Wednesday, May 18, 2011

On the Natural State

The following is some words I wrote to students very recently on the nature of meditation. I wrote this in response to some common misconceptions I have come across with various students.

Hi everyone,

After our discussion today in class and then further discussion after class I realized that there are still some misconceptions out there about the nature of meditation.

One common misconception is that when we look at states of mind that are pre-thought we sometimes might think that we will be in a state of "nothingness". This blank state or nothing state can actually arise when we force all thoughts to a standstill and don't allow anything in, even clarity. This is not what we are seeking.

Meditation is not about destroying thought. Thought cannot be destroyed, only transformed. It is a fundamental law both of science as well as ancient Samkhya philosophy that nothing is created or destroyed. Understanding that we have to recognize that thought is like a wave returning to its basis: water.

But what is the basis of thought? What is the so called ground state? The ground state is what some call the Self, some call Emptiness, some call Consciousness, or Awareness Itself.

Regardless of what we call it, it is important during the process of meditation to recognize the ground state. What we could call the "natural state".

I like to think of it in similar terms to electrons naturally wanting to find their rest orbits within atoms. But oftentimes, the electrons get bumped up or excited and then the atoms live within an excited or heightened state, sometimes in configurations that are not as stable.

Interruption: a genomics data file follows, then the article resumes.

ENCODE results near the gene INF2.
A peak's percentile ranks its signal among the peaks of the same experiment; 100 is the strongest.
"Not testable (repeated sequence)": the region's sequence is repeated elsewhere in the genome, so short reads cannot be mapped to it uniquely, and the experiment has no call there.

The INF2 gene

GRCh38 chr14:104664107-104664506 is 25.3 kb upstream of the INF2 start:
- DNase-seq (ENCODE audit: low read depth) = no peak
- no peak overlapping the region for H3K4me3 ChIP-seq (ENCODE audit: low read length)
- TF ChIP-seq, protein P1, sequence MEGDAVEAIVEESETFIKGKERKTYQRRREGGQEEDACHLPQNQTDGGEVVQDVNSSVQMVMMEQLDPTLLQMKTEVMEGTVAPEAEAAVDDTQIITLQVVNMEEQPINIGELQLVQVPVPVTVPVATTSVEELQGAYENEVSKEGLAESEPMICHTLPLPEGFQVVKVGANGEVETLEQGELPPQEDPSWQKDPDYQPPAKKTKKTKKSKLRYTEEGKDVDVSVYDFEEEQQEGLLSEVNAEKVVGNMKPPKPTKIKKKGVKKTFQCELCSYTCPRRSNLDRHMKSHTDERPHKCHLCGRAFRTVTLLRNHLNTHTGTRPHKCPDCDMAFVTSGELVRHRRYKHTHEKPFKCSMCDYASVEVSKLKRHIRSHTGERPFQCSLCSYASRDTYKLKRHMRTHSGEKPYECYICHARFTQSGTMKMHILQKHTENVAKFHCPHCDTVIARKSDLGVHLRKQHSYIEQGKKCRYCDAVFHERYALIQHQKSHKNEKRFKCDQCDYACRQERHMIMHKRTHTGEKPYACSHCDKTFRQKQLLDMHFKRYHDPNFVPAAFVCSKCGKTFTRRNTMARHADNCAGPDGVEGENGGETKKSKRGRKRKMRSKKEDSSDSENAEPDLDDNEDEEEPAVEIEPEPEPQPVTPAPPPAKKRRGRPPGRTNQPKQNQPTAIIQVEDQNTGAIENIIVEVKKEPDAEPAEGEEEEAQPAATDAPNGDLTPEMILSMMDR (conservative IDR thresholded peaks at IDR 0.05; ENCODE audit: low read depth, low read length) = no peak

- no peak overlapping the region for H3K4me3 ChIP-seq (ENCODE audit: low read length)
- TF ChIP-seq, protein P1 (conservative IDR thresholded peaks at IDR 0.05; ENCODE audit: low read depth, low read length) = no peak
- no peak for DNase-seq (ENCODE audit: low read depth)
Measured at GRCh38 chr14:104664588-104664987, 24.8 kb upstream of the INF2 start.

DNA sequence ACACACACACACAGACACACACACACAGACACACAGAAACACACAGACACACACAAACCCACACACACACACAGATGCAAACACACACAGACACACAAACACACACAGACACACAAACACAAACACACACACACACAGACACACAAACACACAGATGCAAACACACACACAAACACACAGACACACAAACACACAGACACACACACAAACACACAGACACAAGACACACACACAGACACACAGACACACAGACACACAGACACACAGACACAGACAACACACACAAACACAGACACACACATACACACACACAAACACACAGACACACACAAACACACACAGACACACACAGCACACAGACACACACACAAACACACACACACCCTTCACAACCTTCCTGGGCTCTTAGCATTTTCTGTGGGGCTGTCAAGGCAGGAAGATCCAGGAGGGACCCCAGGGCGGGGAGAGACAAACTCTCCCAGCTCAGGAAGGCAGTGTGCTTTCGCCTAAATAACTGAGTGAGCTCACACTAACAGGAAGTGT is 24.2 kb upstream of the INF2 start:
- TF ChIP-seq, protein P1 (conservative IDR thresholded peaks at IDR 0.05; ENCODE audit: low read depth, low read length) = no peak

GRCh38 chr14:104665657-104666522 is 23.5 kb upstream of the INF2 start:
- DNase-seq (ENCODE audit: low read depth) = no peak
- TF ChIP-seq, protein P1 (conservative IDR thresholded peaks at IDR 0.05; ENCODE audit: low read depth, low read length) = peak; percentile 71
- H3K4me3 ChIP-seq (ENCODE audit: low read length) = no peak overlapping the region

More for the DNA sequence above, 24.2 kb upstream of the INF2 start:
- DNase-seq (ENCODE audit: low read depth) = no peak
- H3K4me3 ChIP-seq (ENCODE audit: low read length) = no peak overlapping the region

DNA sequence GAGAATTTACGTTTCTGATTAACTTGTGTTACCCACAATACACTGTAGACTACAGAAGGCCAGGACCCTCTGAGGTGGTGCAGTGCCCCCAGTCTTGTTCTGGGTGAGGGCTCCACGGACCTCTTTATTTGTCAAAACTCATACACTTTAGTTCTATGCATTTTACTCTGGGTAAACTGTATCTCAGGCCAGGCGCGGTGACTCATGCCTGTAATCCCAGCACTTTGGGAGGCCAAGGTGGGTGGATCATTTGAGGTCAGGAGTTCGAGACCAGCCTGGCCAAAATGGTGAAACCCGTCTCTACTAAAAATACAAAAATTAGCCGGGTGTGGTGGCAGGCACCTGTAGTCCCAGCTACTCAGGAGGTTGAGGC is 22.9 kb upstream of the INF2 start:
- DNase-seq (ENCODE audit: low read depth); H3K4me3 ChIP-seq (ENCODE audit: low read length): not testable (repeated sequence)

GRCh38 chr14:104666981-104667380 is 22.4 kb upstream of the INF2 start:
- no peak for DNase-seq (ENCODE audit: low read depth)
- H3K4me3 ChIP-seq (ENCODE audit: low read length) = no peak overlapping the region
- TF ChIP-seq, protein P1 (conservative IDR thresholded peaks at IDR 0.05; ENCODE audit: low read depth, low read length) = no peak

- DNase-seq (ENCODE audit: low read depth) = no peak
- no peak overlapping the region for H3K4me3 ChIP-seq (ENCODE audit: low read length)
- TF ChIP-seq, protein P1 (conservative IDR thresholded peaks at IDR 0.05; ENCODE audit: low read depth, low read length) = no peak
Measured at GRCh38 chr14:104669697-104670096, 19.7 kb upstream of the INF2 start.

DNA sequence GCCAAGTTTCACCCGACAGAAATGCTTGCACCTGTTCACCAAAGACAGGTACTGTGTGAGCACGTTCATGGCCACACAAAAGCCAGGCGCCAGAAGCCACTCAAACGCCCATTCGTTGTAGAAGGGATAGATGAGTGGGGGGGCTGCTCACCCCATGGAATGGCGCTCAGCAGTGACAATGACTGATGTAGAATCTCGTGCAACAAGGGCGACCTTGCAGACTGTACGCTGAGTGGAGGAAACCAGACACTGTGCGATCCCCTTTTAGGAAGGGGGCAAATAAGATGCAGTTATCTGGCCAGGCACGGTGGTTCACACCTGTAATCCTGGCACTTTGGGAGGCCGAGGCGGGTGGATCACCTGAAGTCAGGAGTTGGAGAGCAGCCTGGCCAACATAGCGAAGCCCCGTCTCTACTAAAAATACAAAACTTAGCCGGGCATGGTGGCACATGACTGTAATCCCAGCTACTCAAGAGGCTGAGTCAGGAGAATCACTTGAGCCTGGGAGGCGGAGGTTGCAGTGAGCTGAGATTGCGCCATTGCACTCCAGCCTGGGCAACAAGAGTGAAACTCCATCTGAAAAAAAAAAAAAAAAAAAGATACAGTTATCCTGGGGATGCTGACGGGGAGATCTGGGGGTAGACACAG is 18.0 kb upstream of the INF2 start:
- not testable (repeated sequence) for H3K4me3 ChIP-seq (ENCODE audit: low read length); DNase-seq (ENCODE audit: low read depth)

In the same way thought is like a heightened or excited state of consciousness in which the natural state is lost, awareness in effect "contracting around itself".

How do we recognize the natural state?

In the yoga sutras they tell us to first bring the mental state as a whole to a state of sattva, a place of clarity. Given that the hatha texts also tell us the intimate relationship of breath/energy (prana) and mind, we can infer that the energy of the bodily system as a whole should ideally be more sattvic or clear in nature. Diet, sleep, relationships, and taking care of ourselves on all levels influence the clear nature of the body. The mind is then much more prepared to rest.

Given the adjustment to external factors, we then relax. Relax on a whole level. It helps to learn to "feel" thoughts rather than "think" them. What does thought "feel" like on a deep bodily level? Learning to access thought through the body takes us to what Patanjali calls the instrumental level. We are no longer drawn into thought content but rather feel it as what it is : energy. Then, doing so we relax. We relax the breath. We let the breath even stop for some time.

Relaxing is not enough though. We then need to recognize very clearly and presently what IS present. What is it that reveals the presence or absence of thought? This is the background. The background or basis has a certain "flavor". It is one. It is present. It is clear. It is awareness. It is luminous. The more we "habituate" to the background, the more it welcomes us. This is the most important stage.

So to recap:

Get clear through practice (yoga, exercise, painting, whatever...), relax, recognize the basis.

Piece of cake.

One other word. The natural state requires nothing, so even these actions are in reality not necessary, but from the perspective of the heightened or excited state of thought which we live in most of our lives, we are not familiar with it and it takes some practice to in effect "reset ourselves".

Hope this is helpful.